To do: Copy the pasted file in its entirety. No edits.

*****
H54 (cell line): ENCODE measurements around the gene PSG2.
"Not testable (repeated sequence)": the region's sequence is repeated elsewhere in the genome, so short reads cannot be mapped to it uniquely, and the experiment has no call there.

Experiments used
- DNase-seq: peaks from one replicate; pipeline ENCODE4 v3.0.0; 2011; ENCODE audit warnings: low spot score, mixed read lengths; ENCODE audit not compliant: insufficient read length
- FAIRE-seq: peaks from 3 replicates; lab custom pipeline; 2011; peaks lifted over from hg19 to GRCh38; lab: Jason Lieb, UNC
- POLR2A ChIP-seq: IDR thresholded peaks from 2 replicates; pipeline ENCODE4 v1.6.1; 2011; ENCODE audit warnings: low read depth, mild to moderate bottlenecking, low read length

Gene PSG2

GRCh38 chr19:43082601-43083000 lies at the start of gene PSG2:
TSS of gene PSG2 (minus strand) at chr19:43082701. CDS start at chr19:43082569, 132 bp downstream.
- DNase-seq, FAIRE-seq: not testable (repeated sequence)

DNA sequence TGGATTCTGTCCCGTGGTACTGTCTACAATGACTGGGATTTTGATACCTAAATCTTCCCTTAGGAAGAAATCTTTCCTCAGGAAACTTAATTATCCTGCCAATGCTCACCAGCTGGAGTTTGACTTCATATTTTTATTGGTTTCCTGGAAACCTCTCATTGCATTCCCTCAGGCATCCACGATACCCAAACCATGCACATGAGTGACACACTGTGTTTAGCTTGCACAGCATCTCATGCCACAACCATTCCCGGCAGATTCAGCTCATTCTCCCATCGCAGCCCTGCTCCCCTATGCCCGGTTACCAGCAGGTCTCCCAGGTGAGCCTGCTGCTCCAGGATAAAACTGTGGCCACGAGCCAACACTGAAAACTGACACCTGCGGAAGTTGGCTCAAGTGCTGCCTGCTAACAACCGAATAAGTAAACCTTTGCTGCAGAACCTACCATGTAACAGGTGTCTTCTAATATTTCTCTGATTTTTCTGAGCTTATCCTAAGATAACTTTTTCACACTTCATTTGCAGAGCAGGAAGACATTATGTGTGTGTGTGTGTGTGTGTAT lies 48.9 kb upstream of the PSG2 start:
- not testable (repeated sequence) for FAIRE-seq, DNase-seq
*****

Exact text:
H54 (cell line): ENCODE measurements around the gene PSG2.
"Not testable (repeated sequence)": the region's sequence is repeated elsewhere in the genome, so short reads cannot be mapped to it uniquely, and the experiment has no call there.

Experiments used
- DNase-seq: peaks from one replicate; pipeline ENCODE4 v3.0.0; 2011; ENCODE audit warnings: low spot score, mixed read lengths; ENCODE audit not compliant: insufficient read length
- FAIRE-seq: peaks from 3 replicates; lab custom pipeline; 2011; peaks lifted over from hg19 to GRCh38; lab: Jason Lieb, UNC
- POLR2A ChIP-seq: IDR thresholded peaks from 2 replicates; pipeline ENCODE4 v1.6.1; 2011; ENCODE audit warnings: low read depth, mild to moderate bottlenecking, low read length

Gene PSG2

GRCh38 chr19:43082601-43083000 lies at the start of gene PSG2:
TSS of gene PSG2 (minus strand) at chr19:43082701. CDS start at chr19:43082569, 132 bp downstream.
- DNase-seq, FAIRE-seq: not testable (repeated sequence)

DNA sequence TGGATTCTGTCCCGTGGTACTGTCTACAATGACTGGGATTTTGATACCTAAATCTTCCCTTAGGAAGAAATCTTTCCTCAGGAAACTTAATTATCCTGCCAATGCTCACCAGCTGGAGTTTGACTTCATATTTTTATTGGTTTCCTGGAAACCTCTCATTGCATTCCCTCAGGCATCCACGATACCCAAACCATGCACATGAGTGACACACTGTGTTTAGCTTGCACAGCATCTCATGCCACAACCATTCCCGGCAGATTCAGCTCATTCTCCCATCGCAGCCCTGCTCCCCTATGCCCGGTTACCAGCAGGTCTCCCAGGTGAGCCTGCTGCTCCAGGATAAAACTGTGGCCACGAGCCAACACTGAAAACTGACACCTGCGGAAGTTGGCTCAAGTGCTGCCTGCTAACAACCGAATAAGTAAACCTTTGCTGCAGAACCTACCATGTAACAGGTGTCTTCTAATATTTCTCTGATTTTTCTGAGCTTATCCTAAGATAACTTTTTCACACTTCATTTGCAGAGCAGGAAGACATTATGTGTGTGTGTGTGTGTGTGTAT lies 48.9 kb upstream of the PSG2 start:
- not testable (repeated sequence) for FAIRE-seq, DNase-seq